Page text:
We all know it’s important to eat our veggies. The challenge often comes in how to prepare them. Nothing brings out the flavor profile of vegetables more than roasting. Roasted vegetables achieve a caramelization factor that leads to vegetables that are crisp on the outside while being tender on the inside with a sweetened flavor that tantalizes the taste buds.
Almost any vegetable can be roasted, the only variation necessary is the length of cooking time. The range in temperatures for roasting vegetables are between 350°F to 425°F. Higher temperatures shorten the roasting time required; but vegetables that are cut small or are delicate do better at lower temperatures for a longer time period. The following are approximate cooking times for roasting vegetables cut into 1-inch pieces at 400°F – 425°F. Don’t forget to toss the vegetables half way through the suggested cooking time:
Asparagus – 20 minutes
Bell Peppers – 20 minutes
Broccoli – 25 minutes
Brussels Sprouts (halved) – 25 minutes
Butternut Squash – 30 minutes
Cabbage (cut into 1-inch thick slices) – 30 minutes
Carrots (cut into 1-inch chunks or whole baby carrots)- 30 minutes
Cauliflower – 25 minutes
Corn (cobs left whole with husks) – 40 minutes
Green Beans – 20 minutes
Kale – 15 minutes (it doesn’t need to be in a single layer)
Onions – 35 minutes
Potatoes – 45 minutes
Sweet Potatoes – 30 minutes
Tomatoes (grape or cherry) – 15 minutes
Yellow Squash – 20 minutes
Zucchini – 20 minutes
If the vegetable you want to roast isn’t listed here, just pick the timing required for a vegetable with a similar density. For instance, if you were roasting radishes (halved or whole) they would be similar in density to carrots, so you would roast them for approximately 30 minutes.
There are three ways to roast mixed vegetables. First, and easiest, you can roast the individual vegetables on separate trays and combine them after they are cooked. This method may require reheating the combined dish at the end. Second, you can pair together “vegetable friends” — ones that roast at roughly the same rate. For instance, you could roast cauliflower and broccoli together, or butternut squash with cabbage. Combine them on the same baking sheet and roast them together. If the baking sheet is getting crowded, split the vegetables between two sheets to prevent steaming instead of roasting. When using two sheets be sure you put the top rack in the upper third of the oven and the lower rack in the bottom third of the oven. This will allow the heat and air to circulate better to help get the vegetables tender and caramelized. If the baking sheets are only an inch or two apart, the bottom vegetables will steam rather than roast. Be sure to rotate baking sheets between the racks half way through to ensure even roasting at the same time as you toss the vegetables. Third, you can add different vegetables to the baking sheet in stages — start roasting the hardest, longest-cooking vegetables first, and then add softer, quicker-cooking vegetables later on. If the baking sheet starts to get full, split the vegetables between two pans so you don’t crowd them. Doing it this way allows the vegetables finish roasting around the same time, and remember: A little extra roasting time is unlikely to hurt.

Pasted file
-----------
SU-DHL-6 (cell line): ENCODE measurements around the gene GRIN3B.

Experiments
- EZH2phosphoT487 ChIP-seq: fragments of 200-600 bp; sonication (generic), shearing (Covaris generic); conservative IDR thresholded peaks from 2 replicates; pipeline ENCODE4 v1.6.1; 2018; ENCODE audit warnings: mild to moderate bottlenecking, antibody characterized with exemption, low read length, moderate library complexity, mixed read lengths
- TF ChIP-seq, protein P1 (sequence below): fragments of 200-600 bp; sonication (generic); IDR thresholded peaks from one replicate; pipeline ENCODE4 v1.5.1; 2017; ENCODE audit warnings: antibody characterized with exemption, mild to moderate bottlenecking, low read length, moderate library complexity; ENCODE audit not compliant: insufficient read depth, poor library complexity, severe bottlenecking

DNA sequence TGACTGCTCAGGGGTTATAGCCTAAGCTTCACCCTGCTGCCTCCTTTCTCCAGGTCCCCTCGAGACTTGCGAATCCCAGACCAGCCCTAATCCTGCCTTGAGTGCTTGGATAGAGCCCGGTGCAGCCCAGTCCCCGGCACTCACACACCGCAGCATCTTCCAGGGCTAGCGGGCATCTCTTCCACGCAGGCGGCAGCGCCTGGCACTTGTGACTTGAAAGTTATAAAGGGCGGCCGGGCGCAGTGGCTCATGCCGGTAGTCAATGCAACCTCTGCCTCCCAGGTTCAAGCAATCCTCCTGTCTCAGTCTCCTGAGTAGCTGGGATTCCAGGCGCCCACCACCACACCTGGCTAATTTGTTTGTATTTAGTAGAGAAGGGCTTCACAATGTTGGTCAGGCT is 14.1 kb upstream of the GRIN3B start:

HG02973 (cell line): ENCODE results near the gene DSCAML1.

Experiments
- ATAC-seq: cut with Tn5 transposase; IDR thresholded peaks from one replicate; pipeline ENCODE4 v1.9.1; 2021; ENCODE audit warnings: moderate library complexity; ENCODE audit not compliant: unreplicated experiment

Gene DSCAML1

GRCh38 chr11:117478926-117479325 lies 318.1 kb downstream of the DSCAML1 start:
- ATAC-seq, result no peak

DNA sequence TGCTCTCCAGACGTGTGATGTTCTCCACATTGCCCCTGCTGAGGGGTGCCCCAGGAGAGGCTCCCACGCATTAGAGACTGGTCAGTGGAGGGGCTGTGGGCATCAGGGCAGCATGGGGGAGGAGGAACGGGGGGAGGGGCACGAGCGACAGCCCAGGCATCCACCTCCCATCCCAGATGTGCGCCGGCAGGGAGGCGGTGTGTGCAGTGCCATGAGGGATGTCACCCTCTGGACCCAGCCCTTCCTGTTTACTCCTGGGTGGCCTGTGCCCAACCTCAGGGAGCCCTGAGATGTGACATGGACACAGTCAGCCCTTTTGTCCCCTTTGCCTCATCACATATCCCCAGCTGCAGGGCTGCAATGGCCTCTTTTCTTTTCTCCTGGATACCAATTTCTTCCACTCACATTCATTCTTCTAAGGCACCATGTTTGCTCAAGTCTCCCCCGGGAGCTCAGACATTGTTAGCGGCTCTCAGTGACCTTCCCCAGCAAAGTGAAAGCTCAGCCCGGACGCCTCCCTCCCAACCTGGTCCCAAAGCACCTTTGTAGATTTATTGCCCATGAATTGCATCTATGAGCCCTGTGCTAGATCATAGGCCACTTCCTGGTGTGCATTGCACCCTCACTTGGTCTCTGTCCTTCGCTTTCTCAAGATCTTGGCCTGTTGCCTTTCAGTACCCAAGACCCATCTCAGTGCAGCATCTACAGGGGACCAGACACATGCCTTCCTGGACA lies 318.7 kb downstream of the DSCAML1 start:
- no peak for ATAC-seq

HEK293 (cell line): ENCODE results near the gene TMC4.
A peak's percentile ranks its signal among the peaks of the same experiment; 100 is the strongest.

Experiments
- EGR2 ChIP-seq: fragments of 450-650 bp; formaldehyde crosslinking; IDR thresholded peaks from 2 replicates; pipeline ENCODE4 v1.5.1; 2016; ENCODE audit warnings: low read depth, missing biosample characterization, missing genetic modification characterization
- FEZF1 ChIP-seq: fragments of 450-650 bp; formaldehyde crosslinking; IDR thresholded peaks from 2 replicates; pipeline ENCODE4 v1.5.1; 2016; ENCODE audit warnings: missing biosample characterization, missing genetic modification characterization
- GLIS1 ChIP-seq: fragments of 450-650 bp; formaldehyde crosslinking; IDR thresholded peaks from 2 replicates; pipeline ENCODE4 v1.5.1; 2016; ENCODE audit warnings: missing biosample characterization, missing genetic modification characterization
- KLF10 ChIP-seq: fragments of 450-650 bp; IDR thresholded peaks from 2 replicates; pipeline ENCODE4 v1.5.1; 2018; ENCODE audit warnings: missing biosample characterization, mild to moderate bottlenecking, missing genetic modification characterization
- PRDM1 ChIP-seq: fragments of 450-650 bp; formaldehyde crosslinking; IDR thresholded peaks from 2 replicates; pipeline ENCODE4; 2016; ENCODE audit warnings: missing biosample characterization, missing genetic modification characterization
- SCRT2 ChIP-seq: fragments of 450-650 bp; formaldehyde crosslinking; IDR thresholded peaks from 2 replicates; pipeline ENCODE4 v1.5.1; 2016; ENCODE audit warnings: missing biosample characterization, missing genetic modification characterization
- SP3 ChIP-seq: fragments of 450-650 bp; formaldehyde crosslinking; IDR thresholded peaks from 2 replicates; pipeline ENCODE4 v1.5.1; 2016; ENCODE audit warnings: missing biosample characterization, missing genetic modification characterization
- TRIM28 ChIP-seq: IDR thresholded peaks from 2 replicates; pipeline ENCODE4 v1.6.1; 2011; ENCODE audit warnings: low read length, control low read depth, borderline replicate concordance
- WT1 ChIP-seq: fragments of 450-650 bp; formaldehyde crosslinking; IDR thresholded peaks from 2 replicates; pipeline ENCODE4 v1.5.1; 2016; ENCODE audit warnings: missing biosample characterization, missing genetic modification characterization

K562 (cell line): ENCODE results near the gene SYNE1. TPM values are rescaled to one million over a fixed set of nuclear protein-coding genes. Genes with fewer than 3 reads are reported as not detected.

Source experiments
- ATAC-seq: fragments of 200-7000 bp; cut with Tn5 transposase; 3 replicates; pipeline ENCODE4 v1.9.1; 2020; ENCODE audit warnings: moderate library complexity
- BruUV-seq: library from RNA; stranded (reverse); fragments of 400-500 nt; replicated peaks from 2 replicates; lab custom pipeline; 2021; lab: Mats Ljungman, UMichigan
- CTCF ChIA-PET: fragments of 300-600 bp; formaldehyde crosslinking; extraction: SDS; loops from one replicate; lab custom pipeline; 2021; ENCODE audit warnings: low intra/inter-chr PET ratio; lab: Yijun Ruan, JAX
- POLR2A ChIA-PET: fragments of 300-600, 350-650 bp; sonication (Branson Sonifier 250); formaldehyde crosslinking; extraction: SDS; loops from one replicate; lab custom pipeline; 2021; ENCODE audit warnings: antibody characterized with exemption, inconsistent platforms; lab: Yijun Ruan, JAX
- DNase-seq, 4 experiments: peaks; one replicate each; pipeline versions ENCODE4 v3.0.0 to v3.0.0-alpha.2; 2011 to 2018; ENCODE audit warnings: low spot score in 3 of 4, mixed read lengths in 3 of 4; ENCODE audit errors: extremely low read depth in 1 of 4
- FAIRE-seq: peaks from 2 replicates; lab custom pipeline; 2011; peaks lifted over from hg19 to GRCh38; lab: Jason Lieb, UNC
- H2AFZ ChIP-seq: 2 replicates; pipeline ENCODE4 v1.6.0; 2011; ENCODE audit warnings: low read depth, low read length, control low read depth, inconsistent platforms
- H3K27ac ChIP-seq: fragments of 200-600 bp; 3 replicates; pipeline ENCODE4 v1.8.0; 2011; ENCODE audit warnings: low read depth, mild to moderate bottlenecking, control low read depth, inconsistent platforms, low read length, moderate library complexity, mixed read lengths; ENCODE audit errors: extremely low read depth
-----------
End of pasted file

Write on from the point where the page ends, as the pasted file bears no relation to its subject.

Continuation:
Try this Life’s Solution and intensify the taste by roasting up your favorite vegetables using the following directions. Be sure to do a large batch if you want leftovers. They can be refrigerated 3 to 4 days in an airtight container and be reheated in a 450°F oven for 4 or 5 minutes before serving. Leftover roasted vegetables can also add a burst of flavor to your favorite soups, casseroles, quesadillas, omelets, pizzas, and grain bowls (directions for making a grain bowl can be found in Life’s Solutions-Making the Most From What You Have).
How to Roast Any Vegetable
1- 2 lbs. of any vegetables, cut to a like size
1-2 tablespoon of oil or vegetable oil spray
½ teaspoon of salt (optional)
¼ teaspoon of pepper
½- 1 teaspoon of additional seasonings of your choice (you might want try a seasoning mix described in Life’s Solutions- Tasteful Additions
- Arrange oven rack to the middle of the oven then pre-heat to 425°F.
- Prepare vegetables by washing, peeling (if desired), and cutting into uniform pieces so they cook evenly. If your vegetables still have some moisture after washing, be sure to pat them as dry as possible; the drier the vegetable, the better it will roast.
- Put the vegetables to a large bowl. Add the oil and toss to coat. Vegetables should be lightly coated and glistening but not doused in oil or spray with vegetable oil spray.
- Spread the vegetables out on a rimmed baking sheet or in a baking dish. Make sure they are in a single layer with a little space in between. Use two baking sheets if needed to prevent crowding. Sprinkle vegetables with salt, pepper, and seasonings.
- Estimate your cooking time based on the vegetables you are cooking and the method you chose if roasting combined vegetables.
- Place the vegetables in the oven and begin roasting. Toss vegetables halfway through the cooking time, if using two racks rotate baking sheets at this time.
- Continue roasting until the vegetables are easily pierced with a fork or knife and they are showing crispy, browned bits at the tips and edges.
- Remove from oven and transfer the vegetables to a serving dish.
If you are interested in more recipes, nutritional information, or classes, visit our website at www.cceschoharie-otsego.org or contact Michelle Leveski, Nutrition Program Educator by calling 518-234-4303 ext. 115 (please leave a message), or emailing her at firstname.lastname@example.org.
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